U.S.A. –-(Ammoland.com)- On 12 November 2019, the Tacoma City Council passed its controversial tax on guns and ammunition. The tax is based on a similar tax in Seattle. The vote was unanimous, 8-0. 112 people were reported to have spoken on the issue.
To an ordinary reader, the tax would seem to violate the Washington State preemption law. The Washington Supreme Court held differently in 2017. It voted that a tax was not a regulation. One judge dissented, writing it was obvious the tax was aimed specifically at firearms. From the opinion:
That different inquiry centers on the language of the preemption statute itself. Here, RCW 9.41.290 uses deliberately broad language that clearly encompasses both regulations and “laws and ordinances” if they have any relationship to “the registration, licensing, possession, purchase, sale, acquisition, transfer, discharge, and transportation of firearms, or any other element relating to firearms or parts thereof.” RCW 9.41.290. Seattle Ordinance 124833 has a very close relationship with the “purchase, sale, acquisition, [and] transfer” of firearms–it targets them! Thus, while a uniform local tax that incidentally hits on sales of this product (while taxing various and sundry products) might not have a sufficient relationship with firearms to suffer preemption, this ordinance-which targets only firearms-certainly does. I therefore respectfully dissent.
The Tacoma tax is scheduled to go into effect on 1 July 2019. It will be $25 per firearm sold, 2 cents per cartridge of .22 caliber or less, and 5 cents for each larger cartridges.
Seattle's tax has had expected results. Dedicated gun shops have been driven from the city. According to preciseshooter.com:
Prioir (sic) to this “tax” being implemented, Seattle had only two stores that specialized in selling guns – and just three sizeable gun operations including Outdoors Emporium, which was a general purpose sporting goods store with a large gun counter. Since the “tax” was implemented, both gun stores – including Precise Shooter – moved out of town, because it was financially impossible to compete with suburban gun stores who do not have to collect this “tax”.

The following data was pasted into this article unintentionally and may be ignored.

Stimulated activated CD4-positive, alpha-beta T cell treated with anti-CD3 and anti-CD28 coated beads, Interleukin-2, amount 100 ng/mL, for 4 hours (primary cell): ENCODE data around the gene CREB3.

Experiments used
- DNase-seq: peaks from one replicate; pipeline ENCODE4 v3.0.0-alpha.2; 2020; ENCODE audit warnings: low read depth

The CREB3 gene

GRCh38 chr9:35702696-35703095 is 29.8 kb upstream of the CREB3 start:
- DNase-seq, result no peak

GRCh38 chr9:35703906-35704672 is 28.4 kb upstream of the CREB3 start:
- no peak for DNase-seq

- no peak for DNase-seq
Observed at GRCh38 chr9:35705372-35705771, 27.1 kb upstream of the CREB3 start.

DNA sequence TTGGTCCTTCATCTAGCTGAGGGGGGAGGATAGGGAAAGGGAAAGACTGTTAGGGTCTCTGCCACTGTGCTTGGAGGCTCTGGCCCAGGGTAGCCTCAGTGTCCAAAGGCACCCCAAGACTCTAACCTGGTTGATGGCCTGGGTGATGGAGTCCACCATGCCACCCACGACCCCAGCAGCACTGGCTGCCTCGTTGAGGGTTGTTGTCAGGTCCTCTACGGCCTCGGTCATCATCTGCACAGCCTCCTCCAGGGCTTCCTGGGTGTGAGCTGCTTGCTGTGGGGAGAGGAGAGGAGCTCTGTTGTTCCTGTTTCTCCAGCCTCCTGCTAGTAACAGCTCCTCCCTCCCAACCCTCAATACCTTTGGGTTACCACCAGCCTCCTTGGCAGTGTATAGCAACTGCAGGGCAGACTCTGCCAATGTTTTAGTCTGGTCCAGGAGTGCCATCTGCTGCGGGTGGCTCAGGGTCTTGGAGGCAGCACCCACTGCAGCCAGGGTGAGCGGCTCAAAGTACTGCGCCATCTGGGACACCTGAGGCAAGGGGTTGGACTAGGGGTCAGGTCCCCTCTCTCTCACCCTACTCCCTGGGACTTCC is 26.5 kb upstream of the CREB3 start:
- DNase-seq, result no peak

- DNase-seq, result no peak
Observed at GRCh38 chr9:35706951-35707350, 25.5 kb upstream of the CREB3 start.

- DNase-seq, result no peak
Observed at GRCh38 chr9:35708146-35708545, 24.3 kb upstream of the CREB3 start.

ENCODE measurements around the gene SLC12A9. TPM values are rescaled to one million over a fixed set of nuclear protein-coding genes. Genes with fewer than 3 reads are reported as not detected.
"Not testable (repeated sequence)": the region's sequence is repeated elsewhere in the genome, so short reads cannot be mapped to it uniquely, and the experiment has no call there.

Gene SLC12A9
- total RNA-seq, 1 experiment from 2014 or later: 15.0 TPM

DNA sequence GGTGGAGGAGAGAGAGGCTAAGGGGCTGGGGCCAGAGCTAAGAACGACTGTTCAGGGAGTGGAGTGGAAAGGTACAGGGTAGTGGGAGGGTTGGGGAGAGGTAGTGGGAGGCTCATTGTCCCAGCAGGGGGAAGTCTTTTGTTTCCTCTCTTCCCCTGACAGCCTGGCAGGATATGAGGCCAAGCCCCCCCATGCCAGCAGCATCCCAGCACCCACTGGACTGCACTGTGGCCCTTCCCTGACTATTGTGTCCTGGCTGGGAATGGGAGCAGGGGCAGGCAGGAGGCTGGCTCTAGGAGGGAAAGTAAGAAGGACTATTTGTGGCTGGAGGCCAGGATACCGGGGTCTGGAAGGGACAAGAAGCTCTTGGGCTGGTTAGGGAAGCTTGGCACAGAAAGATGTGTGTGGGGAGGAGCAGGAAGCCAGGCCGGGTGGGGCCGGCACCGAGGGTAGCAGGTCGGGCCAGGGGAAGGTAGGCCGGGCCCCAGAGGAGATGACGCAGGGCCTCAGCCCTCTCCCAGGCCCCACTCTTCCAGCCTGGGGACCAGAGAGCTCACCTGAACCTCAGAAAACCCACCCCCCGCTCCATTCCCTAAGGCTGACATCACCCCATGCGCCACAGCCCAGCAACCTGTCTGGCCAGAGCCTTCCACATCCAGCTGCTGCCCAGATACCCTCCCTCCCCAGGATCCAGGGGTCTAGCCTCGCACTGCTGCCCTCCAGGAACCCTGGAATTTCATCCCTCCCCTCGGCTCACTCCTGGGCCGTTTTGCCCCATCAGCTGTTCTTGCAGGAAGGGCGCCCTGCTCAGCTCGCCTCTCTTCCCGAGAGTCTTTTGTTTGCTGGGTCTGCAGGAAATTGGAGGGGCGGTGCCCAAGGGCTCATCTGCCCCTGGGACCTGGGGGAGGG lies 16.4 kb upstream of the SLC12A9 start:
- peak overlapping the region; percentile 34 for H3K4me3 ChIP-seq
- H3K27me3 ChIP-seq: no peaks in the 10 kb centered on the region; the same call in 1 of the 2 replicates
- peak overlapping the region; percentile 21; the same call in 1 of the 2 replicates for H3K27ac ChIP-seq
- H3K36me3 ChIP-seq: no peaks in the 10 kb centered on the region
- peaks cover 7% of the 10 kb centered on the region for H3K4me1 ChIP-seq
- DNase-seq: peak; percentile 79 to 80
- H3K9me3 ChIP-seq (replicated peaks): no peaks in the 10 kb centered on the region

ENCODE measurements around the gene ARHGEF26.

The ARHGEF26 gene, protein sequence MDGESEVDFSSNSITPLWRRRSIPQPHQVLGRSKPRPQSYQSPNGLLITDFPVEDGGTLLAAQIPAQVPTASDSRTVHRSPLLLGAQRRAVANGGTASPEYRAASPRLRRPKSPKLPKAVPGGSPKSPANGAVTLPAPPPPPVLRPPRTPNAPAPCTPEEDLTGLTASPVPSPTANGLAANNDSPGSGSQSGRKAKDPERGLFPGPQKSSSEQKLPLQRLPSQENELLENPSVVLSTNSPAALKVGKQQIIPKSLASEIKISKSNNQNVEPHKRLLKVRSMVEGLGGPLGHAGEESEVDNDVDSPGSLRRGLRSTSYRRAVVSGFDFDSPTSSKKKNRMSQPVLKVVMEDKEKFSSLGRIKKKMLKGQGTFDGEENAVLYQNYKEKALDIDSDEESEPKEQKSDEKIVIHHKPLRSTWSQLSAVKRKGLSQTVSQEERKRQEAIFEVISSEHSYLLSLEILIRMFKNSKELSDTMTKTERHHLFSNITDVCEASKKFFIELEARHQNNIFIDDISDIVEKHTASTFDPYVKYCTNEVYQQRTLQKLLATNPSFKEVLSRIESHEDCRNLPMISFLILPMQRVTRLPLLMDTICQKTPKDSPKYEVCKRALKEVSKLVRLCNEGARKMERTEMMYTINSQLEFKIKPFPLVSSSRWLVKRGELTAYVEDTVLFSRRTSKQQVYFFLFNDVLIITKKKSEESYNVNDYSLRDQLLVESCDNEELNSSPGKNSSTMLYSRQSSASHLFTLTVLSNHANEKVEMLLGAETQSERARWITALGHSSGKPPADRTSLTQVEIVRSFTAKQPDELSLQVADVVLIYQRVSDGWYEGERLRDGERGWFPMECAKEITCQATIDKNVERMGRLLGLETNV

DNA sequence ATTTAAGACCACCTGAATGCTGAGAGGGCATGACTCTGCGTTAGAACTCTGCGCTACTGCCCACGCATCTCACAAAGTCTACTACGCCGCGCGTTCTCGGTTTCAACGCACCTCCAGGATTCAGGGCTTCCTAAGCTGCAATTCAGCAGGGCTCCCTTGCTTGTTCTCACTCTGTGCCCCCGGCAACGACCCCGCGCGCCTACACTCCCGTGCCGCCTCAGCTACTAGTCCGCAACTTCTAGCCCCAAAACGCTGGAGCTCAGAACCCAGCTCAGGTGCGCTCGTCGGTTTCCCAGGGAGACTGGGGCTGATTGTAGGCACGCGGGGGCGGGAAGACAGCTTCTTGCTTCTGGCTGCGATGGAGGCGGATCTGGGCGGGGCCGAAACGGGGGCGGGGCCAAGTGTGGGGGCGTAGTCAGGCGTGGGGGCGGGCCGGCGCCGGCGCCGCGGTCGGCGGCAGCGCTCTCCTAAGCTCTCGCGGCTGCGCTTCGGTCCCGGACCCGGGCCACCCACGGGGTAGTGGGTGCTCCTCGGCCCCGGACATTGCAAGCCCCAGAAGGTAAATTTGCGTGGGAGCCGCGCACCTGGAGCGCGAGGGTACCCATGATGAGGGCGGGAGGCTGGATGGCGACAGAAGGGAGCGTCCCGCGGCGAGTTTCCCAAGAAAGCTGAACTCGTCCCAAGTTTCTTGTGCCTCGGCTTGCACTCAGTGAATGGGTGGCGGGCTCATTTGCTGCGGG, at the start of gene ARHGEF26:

Seattle claimed the tax would generate $300,000 to $500,000. The City refused to publish the amount of tax generated until forced to do so by a lawsuit. The tax generated just under 104,000 in 2016 and just over $93,000 in 2017. Almost certainly, the City lost more in lost sales tax revenue, as gun owners purchased guns and ammunition outside of city limits. Ammunition is also available through mail-order sales.
The tax is not about revenue. It is about making a moral statement. In the mind of the proponents, guns cause violence. Guns are bad. Gun shops are bad. We don't want your kind around here.
It is not a logical argument. Only a tiny percentage of guns are used in crime every year, about .075%. Even draconian restrictions on gun ownership do not make a difference in homicide levels.
The idea that guns cause violence is simple, seductive, and false.
Tacoma has much more to lose than Seattle. Seattle's two dedicated gun shops moved to the suburbs. Seattle lost some tax revenue. Seattle gun owners were inconvenienced.
Tacoma has a couple of guns shops. They will likely move. It is also home to Aero Precision, a successful and growing firearms manufacturer. Aero Precision is home to about 400 jobs, according to Lawrence Keane of the National Shooting Sports Foundation. Aero Precision was awarded the large manufacturing firm Gold Award for Washington State in 2017.
Aero Precision's Chief Executive Officer, Scott Dover, says the tax will make it difficult for them to be competitive, according to Fox News. It is unknown if Aero Precision will stay in Tacoma or move. Moving is expensive. One option might be for Aero Precision to move its assembly plant, or shipping operations, outside the City, thus making its sales outside the city.
It seems unlikely the City could tax sales made outside the City limits. In a state where a tax on guns and ammunition is not considered to be a law or ordinance affecting gun sales, a court might rule otherwise.
About Dean Weingarten:
Dean Weingarten has been a peace officer, a military officer, was on the University of Wisconsin Pistol Team for four years, and was first certified to teach firearms safety in 1973. He taught the Arizona concealed carry course for fifteen years until the goal of constitutional carry was attained. He has degrees in meteorology and mining engineering, and recently retired from the Department of Defense after a 30 year career in Army Research, Development, Testing, and Evaluation.